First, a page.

You don’t look like an Indian.
Ever heard anyone say that? It’s a safe bet that you have if you’re a contemporary Native American. Or, as my friends in Canada put it, a member of a First Nation.
And those were the exact words that I heard this past Saturday. Standing in front of a group of fifty sixth and seventh graders at Henry Hudson Middle School (And no, I shall not go into a rant about its namesake right now) in the Bronx.
I’d just finished doing my presentation to that very polite audience. Great kids. The very fact that they were here spending a sunny Saturday morning in school spoke volumes about their motivation. I’d been introduced as an American Indian author.
And as I told a story and then talked a little about my two YA novels—Wolf Mark (Lee & Low, 2011) and Killer of Enemies (Lee & Low/Tu, 2013)—which had just been given to each of those young men and women, they’d listened attentively.
“So,” I said, “any questions?”
And that was when, in the second row, the young woman wearing a scarf had raised her hand and made that comment. “You don’t look like an Indian.” [read more]
I always find it so funny when people bitch about ‘forced diversity’.
because, like, once you work retail you start to see just how different everybody is.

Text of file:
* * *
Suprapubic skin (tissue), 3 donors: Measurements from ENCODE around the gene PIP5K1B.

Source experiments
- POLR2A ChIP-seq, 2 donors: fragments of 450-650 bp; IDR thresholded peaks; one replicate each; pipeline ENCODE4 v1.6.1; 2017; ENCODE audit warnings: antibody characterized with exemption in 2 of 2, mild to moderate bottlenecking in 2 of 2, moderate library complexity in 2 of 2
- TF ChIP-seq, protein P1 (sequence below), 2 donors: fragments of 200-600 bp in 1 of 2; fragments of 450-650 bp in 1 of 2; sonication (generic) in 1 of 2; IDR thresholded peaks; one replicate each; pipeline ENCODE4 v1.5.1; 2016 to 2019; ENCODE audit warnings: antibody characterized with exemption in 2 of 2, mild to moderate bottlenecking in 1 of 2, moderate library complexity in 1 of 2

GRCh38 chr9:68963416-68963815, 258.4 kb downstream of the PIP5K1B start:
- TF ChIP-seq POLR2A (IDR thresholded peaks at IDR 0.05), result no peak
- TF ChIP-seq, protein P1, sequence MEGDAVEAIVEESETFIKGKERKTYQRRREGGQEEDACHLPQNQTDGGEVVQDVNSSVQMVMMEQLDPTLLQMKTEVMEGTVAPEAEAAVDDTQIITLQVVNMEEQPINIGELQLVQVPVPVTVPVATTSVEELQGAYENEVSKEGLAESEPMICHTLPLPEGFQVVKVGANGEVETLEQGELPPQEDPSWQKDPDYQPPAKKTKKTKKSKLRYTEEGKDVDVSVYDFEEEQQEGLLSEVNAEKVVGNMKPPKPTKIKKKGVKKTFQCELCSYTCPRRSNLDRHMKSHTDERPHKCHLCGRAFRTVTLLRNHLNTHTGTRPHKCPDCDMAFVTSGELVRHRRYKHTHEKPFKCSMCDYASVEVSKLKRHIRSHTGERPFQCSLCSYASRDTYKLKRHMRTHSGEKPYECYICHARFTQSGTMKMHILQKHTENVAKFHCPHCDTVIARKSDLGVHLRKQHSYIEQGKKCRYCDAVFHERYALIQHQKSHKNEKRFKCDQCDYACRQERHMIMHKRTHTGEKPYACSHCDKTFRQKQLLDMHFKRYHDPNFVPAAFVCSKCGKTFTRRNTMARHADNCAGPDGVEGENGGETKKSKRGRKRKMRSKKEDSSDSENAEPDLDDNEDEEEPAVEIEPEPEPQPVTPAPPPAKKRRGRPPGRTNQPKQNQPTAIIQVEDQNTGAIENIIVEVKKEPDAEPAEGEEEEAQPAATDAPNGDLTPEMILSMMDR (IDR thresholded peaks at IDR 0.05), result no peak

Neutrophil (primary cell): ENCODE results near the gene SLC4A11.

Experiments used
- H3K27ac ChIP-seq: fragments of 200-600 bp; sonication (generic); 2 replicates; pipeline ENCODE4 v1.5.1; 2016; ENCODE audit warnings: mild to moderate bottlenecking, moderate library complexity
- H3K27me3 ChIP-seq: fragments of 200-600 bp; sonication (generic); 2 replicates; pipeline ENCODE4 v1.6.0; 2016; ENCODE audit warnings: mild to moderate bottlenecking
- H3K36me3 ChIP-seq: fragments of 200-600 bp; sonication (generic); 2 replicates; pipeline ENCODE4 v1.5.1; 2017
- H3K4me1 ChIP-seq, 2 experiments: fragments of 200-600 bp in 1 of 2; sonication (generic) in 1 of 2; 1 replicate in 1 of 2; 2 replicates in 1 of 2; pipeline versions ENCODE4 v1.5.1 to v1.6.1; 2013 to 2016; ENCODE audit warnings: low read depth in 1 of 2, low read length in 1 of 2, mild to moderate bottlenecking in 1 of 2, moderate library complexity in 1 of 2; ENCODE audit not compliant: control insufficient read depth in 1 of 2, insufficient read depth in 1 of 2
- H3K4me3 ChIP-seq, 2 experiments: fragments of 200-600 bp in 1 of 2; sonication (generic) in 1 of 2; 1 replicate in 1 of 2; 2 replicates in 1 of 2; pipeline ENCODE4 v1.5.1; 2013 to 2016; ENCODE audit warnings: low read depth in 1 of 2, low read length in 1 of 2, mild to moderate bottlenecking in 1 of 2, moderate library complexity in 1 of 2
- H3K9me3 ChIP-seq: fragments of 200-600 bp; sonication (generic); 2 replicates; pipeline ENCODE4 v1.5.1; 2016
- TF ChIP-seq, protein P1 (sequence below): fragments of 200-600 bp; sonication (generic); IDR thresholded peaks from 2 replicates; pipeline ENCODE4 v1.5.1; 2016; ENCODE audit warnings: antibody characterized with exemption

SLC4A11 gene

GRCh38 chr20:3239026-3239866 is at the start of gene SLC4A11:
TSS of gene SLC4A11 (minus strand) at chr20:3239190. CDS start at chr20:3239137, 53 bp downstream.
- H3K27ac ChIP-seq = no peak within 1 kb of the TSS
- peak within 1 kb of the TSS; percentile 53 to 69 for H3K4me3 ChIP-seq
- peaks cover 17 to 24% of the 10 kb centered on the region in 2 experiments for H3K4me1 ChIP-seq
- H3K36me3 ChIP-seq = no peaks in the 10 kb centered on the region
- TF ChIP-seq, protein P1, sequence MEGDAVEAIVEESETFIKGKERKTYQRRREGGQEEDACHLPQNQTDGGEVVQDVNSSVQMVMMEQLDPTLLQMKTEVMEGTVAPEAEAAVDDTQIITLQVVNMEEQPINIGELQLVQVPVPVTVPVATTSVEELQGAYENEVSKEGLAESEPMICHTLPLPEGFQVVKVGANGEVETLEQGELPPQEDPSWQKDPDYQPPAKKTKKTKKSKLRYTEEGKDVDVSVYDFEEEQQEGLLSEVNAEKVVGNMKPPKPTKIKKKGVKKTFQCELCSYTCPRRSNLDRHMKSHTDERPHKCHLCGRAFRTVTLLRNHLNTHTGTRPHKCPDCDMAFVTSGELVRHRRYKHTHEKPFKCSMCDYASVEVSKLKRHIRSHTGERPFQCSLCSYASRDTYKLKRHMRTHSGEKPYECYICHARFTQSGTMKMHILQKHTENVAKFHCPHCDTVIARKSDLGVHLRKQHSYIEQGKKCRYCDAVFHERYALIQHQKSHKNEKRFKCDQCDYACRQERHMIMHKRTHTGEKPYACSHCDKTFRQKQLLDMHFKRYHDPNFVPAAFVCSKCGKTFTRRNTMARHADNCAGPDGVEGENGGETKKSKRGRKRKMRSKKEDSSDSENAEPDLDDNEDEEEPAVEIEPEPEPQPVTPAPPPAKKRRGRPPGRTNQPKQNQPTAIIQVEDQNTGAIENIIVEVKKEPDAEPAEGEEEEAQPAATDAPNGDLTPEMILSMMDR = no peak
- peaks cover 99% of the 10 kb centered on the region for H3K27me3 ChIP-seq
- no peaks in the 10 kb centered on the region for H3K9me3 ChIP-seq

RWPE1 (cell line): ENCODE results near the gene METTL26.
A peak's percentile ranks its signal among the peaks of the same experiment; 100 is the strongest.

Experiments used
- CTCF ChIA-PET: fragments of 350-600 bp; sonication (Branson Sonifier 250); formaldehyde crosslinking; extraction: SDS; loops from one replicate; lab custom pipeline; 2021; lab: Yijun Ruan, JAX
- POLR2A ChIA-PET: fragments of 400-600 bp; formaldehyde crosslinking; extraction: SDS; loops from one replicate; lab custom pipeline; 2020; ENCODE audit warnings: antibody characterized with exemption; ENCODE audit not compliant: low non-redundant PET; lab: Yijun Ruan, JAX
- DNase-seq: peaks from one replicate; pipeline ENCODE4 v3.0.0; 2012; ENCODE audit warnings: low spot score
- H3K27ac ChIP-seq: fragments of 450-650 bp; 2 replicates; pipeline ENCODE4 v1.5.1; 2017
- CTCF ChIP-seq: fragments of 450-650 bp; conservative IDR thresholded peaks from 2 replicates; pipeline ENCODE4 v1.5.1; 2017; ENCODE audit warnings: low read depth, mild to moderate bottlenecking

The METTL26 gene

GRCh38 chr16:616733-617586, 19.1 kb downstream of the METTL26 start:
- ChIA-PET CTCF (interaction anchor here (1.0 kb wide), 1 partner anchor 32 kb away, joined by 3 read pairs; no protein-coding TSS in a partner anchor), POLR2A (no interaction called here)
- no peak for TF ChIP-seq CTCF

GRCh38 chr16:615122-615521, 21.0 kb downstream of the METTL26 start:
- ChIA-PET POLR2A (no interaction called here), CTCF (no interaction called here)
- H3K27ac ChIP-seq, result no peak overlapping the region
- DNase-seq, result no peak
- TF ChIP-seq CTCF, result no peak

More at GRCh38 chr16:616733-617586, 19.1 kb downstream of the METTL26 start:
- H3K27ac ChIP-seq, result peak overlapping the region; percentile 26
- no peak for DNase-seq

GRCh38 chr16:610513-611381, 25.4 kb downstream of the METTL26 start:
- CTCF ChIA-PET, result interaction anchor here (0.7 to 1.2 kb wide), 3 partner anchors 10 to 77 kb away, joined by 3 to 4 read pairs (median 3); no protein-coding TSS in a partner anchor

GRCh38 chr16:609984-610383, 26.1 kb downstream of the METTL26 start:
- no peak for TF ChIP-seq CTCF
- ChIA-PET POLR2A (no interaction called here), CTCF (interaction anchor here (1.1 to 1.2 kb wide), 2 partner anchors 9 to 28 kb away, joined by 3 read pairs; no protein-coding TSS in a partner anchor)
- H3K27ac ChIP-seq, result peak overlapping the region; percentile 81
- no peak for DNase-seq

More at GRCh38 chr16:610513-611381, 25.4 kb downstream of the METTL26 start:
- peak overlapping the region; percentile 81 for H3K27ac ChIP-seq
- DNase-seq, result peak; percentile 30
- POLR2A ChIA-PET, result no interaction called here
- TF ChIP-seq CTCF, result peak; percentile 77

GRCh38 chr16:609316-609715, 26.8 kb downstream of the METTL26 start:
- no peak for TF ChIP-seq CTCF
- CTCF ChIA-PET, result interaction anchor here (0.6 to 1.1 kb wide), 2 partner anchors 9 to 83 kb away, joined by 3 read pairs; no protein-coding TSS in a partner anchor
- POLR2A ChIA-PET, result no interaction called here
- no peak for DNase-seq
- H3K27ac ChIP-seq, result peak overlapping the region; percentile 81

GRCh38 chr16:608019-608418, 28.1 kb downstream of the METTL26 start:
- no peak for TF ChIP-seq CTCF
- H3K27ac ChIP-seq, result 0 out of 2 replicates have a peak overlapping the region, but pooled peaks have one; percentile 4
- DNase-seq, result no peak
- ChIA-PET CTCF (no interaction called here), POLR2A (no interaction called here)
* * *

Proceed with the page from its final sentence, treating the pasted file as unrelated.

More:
for example, the other day I greeted a woman I was ringing up and started asking her the usual questions we’re supposed to ask (if they have a rewards card, etc) and she made a gesture pointing to her ear and mouthed ‘I’m deaf’.
and I was just like ‘Oh’, and so I skipped over the questions and just gave her a nice smile instead of the usual schpiel we’re supposed to give. she thanked me in sign language and smiled back before walking away.
and that’s just one tiny example. she was just one customer of hundreds that shift. that’s not even mentioning all the other types of people I ring in a day, of all ages, body sizes, races/skin colors, and gender expression.
it’s like…that’s how the world is.
when people say having diversity in a fictional universe seems ‘false’ or ‘forced’, that says to me that they must exist in a very homogenous, sheltered environment. because even working for a company that has a rather disproportionately-high white middle-class customer demographic, I still see more diversity on any given day than I tend to ever see in books and movies and TV shows.
it’s just kind of laughable to me when people say a movie/book/franchise has “too much” diversity. because there’s no such thing.
Talking Books, Culture & Identity
It’s that time of year when cities all across the country have weekends celebrated to the written word and this past weekend was one of my favorite weekends of the year, the Los Angeles Times Festival of Books. Two days of a book addicts dream where there are all sorts of book talks, author signings, independent bookstores just waiting for my money, and just plain fun. At the festival there were literally hundreds of talks and panels fans of books and writers of all levels could attend. Of course, being my focus is diversity in YA literature, one of the panels I attended was titled, “YA Fiction: Writing Culture & Identity.” The panel included Maurene Goo, Cynthia Kadohata and Gene Luen Yang. The panel focused on the topic of incorporating culture and one’s identity into their writing.
Read more at Rich in Color